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Optimization Models for a Delivery Truck Environment

January 20th, 2012

Team: Robert Walters, Donnet Phillips
Faculty advisor:  Dr. Barr  Year: 1986
Documents: Final report (PDF)

There are many optimization procedures and algorithms that can be implemented for delivery operations. The thrust of this paper concerns the following topics and their relavance to delivery vehicles: equipment replacement, truck utilization and optimization, and efficient routing practices.

An important decision facing all businesses is when to replace equipment. Equipment can be industrial machinery, office machines, or vehicles. In our consideration here, we look at the gains in recent years in the area of equipment replacement because of the availability of interactive financial planning languages such as IFPS. The development of an IFPS model for an optimal equipment replacement strategy for a relatively small delivery fleet is presented and examined here. Questions such as the lease versus buy decision are investigated.

Next, a linear programming model is developed which determines an organization’s optimal number of vehicles to maintain in order to meet current demands while staying within specified constraints. Questions are answered concerning which routes should be run on which days in order to meet organizational constraints and not violate current organizational structure. The resulting model that was developed was solved using LINDO. A sensitivity analysis was performed by the authors to present management with two different operation strategies.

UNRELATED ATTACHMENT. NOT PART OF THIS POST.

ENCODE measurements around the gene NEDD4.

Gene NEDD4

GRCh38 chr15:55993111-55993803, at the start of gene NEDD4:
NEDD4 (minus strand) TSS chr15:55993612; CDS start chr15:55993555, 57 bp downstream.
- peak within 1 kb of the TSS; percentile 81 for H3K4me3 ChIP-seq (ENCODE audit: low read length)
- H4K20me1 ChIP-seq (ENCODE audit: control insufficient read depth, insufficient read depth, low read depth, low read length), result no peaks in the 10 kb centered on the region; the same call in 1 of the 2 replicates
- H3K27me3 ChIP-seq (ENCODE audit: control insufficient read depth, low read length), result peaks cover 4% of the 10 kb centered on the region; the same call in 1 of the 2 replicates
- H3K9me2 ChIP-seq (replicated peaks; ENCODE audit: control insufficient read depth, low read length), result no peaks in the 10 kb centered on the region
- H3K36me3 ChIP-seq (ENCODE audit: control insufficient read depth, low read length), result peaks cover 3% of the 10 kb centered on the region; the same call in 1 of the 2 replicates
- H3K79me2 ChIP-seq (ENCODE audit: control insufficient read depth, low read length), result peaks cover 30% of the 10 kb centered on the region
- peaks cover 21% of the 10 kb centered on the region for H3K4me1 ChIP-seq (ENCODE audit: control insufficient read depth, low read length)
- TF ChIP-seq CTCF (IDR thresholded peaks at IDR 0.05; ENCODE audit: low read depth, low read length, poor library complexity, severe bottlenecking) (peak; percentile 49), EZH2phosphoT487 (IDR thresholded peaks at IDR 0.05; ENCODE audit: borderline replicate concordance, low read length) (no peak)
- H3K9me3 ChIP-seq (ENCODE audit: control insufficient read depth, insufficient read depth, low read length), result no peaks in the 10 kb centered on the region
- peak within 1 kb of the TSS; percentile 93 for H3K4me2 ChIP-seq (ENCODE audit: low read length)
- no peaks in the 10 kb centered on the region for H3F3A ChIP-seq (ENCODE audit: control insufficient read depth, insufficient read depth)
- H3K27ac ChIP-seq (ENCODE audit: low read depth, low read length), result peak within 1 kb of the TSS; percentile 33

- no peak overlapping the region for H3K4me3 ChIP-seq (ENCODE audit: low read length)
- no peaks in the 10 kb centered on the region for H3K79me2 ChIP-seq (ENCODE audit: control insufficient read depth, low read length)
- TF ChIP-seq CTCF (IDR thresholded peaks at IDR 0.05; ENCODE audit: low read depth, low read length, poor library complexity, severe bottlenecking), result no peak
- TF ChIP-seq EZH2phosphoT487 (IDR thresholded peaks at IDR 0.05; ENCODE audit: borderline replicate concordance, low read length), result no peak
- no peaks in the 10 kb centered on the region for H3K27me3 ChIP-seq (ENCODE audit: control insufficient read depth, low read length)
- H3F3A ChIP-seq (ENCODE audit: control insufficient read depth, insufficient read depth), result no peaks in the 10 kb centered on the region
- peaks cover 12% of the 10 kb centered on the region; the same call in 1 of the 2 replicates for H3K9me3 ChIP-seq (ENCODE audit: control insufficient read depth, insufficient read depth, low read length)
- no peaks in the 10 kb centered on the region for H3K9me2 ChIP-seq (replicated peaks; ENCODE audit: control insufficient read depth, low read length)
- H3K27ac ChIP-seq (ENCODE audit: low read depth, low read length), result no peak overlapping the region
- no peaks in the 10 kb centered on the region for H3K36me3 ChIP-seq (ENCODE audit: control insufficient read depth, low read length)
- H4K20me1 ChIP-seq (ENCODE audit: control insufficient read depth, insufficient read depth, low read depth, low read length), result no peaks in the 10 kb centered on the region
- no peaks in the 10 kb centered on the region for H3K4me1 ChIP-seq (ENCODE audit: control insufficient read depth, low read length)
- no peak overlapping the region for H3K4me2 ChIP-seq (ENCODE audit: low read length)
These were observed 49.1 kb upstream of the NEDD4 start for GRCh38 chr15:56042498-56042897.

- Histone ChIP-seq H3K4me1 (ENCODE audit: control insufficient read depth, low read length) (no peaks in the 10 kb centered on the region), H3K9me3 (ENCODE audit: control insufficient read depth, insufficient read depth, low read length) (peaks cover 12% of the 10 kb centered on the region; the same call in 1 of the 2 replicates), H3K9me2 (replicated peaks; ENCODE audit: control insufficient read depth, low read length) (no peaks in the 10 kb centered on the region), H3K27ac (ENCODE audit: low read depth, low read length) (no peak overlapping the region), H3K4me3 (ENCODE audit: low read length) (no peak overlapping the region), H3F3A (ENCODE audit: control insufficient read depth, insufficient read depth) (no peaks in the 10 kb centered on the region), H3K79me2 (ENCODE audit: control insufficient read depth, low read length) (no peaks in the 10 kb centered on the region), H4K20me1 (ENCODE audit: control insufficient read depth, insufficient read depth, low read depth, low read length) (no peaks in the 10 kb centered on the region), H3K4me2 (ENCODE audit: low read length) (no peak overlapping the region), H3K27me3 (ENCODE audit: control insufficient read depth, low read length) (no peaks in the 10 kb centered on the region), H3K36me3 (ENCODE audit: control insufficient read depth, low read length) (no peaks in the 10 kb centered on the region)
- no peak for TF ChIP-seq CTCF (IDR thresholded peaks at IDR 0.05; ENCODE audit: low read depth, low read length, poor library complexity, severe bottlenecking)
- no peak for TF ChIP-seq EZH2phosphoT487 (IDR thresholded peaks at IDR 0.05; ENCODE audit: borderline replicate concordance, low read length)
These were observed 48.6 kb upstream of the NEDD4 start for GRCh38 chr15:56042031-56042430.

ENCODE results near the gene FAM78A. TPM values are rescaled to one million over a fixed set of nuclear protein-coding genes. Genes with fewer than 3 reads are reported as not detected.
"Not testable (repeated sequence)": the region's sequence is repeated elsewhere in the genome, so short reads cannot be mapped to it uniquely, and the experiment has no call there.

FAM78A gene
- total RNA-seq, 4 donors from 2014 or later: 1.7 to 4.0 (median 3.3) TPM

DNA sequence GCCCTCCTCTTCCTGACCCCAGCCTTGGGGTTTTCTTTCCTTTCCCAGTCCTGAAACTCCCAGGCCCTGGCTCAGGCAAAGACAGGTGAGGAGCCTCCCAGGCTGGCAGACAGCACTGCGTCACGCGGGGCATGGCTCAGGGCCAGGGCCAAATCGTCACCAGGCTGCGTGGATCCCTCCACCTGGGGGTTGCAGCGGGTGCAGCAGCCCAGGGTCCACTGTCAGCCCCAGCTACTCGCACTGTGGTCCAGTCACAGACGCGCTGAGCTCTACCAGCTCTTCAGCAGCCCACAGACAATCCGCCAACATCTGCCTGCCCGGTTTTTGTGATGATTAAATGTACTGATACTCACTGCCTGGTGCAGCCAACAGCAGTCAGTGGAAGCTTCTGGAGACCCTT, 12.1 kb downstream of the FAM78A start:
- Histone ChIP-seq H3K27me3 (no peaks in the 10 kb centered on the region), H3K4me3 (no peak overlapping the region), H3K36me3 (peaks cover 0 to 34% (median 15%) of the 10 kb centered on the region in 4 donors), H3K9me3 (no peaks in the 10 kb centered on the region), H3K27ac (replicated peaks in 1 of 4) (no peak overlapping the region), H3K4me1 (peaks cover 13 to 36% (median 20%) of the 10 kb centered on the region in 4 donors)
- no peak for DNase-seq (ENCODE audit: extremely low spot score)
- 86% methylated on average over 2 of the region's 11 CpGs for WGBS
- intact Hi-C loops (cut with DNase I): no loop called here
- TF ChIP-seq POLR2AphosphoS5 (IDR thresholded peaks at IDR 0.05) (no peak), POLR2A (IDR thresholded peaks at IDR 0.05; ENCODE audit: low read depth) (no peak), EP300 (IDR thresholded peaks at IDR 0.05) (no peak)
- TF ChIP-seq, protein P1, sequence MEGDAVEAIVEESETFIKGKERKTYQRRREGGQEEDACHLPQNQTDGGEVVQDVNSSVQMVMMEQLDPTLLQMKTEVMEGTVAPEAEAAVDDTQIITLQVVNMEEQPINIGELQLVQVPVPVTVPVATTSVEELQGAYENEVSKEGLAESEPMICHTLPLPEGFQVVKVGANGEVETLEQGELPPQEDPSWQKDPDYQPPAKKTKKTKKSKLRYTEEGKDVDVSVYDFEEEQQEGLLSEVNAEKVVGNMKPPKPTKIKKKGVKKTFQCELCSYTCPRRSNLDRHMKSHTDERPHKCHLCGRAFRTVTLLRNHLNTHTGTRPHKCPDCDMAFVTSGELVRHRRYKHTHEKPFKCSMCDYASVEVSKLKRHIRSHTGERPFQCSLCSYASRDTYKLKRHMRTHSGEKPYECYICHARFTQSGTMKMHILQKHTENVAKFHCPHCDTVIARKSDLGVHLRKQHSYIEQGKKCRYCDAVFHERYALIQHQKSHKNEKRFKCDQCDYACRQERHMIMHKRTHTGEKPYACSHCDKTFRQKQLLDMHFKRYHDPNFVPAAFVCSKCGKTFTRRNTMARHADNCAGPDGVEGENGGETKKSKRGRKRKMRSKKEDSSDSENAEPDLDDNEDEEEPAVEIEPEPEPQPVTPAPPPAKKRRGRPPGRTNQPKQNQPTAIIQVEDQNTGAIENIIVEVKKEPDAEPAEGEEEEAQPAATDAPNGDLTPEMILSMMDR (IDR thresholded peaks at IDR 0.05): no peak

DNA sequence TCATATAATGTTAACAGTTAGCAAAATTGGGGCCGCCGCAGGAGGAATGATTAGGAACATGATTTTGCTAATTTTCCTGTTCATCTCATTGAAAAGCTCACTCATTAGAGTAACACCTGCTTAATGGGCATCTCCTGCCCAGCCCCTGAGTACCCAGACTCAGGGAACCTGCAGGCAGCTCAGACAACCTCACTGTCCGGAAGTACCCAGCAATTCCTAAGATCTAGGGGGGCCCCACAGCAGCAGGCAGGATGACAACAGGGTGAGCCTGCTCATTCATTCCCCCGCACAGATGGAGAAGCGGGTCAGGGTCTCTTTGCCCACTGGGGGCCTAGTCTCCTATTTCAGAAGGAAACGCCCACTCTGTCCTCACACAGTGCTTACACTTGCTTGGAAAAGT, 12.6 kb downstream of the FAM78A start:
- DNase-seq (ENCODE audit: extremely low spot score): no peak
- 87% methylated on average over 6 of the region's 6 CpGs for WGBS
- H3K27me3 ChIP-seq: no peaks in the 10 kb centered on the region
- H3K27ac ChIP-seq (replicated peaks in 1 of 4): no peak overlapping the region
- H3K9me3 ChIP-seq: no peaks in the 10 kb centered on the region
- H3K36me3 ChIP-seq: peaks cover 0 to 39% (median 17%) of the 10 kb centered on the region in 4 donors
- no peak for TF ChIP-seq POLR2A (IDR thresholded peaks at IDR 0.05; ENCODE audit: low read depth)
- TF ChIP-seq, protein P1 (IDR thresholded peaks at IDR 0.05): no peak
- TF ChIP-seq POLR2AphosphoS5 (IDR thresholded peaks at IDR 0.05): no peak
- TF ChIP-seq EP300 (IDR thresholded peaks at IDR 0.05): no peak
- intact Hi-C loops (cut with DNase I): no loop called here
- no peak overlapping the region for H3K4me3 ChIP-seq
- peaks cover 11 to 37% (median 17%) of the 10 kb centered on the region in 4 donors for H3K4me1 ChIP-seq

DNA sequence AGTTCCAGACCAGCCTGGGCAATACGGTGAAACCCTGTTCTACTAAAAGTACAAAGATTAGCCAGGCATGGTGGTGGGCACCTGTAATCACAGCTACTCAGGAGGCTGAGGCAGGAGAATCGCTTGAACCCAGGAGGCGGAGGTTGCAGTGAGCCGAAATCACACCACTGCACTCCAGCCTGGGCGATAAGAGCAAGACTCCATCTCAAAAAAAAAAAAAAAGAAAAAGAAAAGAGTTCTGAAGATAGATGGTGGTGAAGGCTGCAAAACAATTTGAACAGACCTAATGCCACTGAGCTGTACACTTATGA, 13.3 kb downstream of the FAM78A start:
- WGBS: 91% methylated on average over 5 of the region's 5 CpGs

Finally, the routing of the trucks was investigated. We investigated the problem of the m routes n stops routing problem. The model was developed as a ‘traveling-salesman problem’ because the trucks started and ended at a central location. The algorithm we present can be applied to any travelling salesman problem with n stops on a route with a relatively small n. The unique structure of our problem aillowed us to develop a general policy to follow in the routing of the trucks. The number of stops in each route of our problem was small and we were able to develop a ‘try-all-possibilities’ algorithm rather than utilize heuristics. The code for our algorithm as well as the output is presented.

The results of our study can be applicable not only to small delivery fleet operations but any type of organization that maintains fleet vehicles.

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